Britain’s heritage railways may set out to recreate the experience of a bygone age but they still have to interact with the digital age. Peter Brown reports on how the use of social media now has potentially far-reaching implications for the steam movement.
So many changes have happened in recent years affecting the lives of all of us but perhaps the one that stands out most is social media and all the implications that have come with it.
TripAdvisor is one of the spin-offs where it appears that unqualified people can go to an event or purchase an item and publicly condemn the supplier whether a product, entertainment or a day out.
Heritage railways and museums have won top accreditation from TripAdvisor and if not, they have received very positive reviews. But there are also those that have been very negative. So how are the people who run such venues coping with it?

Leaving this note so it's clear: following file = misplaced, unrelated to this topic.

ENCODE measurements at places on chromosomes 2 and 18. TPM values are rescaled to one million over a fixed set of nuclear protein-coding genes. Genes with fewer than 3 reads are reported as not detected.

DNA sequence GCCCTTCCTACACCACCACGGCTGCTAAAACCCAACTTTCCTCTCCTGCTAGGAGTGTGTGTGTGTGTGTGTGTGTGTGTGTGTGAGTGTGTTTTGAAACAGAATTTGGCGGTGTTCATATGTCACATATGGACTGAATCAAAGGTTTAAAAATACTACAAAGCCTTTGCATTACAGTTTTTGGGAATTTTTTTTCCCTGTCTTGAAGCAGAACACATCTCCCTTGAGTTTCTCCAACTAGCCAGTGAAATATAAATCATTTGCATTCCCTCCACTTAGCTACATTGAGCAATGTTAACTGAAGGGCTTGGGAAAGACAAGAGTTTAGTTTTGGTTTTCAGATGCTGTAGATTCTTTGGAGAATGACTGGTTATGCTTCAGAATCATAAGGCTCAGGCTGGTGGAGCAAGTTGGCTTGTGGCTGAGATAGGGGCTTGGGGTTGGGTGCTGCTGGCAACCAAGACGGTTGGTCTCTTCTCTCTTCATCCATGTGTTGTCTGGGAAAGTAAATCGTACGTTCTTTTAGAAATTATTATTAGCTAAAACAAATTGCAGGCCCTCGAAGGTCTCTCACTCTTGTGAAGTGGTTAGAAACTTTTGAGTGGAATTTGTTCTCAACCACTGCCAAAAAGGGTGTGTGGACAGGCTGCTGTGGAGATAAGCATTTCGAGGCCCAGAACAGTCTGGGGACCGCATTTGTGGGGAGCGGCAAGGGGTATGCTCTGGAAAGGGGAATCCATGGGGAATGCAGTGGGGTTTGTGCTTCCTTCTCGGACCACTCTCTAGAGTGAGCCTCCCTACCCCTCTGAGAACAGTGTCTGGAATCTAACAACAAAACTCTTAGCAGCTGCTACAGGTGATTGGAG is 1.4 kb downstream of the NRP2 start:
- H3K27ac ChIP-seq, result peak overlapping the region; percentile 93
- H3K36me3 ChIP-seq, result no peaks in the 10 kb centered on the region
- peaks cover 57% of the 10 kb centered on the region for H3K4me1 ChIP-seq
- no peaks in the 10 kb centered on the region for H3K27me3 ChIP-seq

Here at Heritage Railway we decided to run an exclusive survey and despite the often salacious comment from a reviewer, most of the people we surveyed take the reviews very seriously indeed and if they consider the remarks to be truthful they act upon them. Such actions can only be good for the whole heritage movement.
For our survey to be accurate we have picked out heritage railways at random, from the major players, to the some of the smallest concerns whether standard or narrow gauge. Likewise we have contacted museums and steam centres. There were a few that declined to take part, although they have been in the minority. And at the end of it all we got a statement from TripAdvisor itself as to the legality of what it offers and what its reviewer should be adhering to.
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